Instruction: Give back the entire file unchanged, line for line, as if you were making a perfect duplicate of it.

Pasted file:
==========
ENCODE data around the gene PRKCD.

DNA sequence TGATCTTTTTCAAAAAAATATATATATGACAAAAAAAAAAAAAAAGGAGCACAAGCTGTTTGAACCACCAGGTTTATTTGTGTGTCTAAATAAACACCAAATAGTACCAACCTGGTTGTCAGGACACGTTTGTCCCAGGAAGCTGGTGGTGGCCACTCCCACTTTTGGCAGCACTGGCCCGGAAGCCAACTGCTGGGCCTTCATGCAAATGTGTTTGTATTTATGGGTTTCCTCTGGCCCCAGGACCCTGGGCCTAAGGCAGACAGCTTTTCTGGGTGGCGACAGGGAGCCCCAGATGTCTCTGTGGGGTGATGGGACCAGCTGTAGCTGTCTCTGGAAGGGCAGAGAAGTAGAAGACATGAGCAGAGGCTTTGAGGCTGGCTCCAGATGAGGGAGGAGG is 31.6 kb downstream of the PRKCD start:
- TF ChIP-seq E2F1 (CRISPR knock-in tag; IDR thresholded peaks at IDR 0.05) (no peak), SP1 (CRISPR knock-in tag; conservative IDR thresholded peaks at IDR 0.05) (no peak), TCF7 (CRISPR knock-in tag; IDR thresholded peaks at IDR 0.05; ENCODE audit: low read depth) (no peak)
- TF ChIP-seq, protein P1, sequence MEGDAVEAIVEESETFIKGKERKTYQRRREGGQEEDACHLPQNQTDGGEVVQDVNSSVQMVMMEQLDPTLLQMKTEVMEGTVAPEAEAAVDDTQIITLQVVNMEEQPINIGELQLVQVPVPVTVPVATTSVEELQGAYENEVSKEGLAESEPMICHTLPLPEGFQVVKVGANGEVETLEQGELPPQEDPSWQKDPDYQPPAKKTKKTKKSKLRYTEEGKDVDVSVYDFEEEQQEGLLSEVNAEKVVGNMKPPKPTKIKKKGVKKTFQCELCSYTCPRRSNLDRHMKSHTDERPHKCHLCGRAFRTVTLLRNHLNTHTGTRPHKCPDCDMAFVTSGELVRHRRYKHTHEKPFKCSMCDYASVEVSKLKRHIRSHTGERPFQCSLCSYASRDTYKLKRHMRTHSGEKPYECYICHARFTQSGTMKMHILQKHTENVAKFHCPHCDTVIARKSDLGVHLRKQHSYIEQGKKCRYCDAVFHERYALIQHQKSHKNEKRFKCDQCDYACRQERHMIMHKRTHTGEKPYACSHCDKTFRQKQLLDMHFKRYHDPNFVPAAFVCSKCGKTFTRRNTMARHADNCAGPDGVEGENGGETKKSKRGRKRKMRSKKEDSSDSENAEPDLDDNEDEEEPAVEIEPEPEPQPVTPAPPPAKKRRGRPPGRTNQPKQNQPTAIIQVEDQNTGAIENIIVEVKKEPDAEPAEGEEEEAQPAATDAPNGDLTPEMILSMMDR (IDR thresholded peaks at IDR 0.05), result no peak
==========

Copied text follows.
ENCODE data around the gene PRKCD.

DNA sequence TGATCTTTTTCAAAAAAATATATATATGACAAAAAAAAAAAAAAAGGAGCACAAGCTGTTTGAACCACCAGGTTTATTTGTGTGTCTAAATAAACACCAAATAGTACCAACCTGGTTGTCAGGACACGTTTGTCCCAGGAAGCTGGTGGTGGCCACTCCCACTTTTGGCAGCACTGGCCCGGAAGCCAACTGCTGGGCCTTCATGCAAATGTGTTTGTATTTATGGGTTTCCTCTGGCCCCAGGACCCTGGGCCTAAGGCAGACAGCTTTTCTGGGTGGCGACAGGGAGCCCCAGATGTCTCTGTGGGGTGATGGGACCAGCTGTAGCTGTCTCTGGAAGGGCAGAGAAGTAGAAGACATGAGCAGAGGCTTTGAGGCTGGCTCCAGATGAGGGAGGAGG is 31.6 kb downstream of the PRKCD start:
- TF ChIP-seq E2F1 (CRISPR knock-in tag; IDR thresholded peaks at IDR 0.05) (no peak), SP1 (CRISPR knock-in tag; conservative IDR thresholded peaks at IDR 0.05) (no peak), TCF7 (CRISPR knock-in tag; IDR thresholded peaks at IDR 0.05; ENCODE audit: low read depth) (no peak)
- TF ChIP-seq, protein P1, sequence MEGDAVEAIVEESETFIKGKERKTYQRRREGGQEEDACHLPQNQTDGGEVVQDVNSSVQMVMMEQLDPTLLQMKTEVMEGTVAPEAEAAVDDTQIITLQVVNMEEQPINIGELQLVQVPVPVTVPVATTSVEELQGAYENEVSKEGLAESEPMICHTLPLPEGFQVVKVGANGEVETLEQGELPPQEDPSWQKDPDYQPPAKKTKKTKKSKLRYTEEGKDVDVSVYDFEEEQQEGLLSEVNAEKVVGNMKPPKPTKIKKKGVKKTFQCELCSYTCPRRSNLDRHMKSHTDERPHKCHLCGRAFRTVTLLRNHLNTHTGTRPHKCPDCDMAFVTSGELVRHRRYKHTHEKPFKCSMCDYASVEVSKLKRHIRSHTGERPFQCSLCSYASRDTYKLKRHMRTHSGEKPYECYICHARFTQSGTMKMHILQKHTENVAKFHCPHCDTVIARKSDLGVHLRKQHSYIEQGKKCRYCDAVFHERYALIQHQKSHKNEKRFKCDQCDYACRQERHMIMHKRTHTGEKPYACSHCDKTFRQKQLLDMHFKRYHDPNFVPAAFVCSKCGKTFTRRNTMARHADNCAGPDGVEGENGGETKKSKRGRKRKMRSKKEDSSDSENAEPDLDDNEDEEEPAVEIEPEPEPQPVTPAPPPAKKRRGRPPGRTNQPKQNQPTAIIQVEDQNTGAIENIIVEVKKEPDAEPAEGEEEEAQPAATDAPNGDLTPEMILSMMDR (IDR thresholded peaks at IDR 0.05), result no peak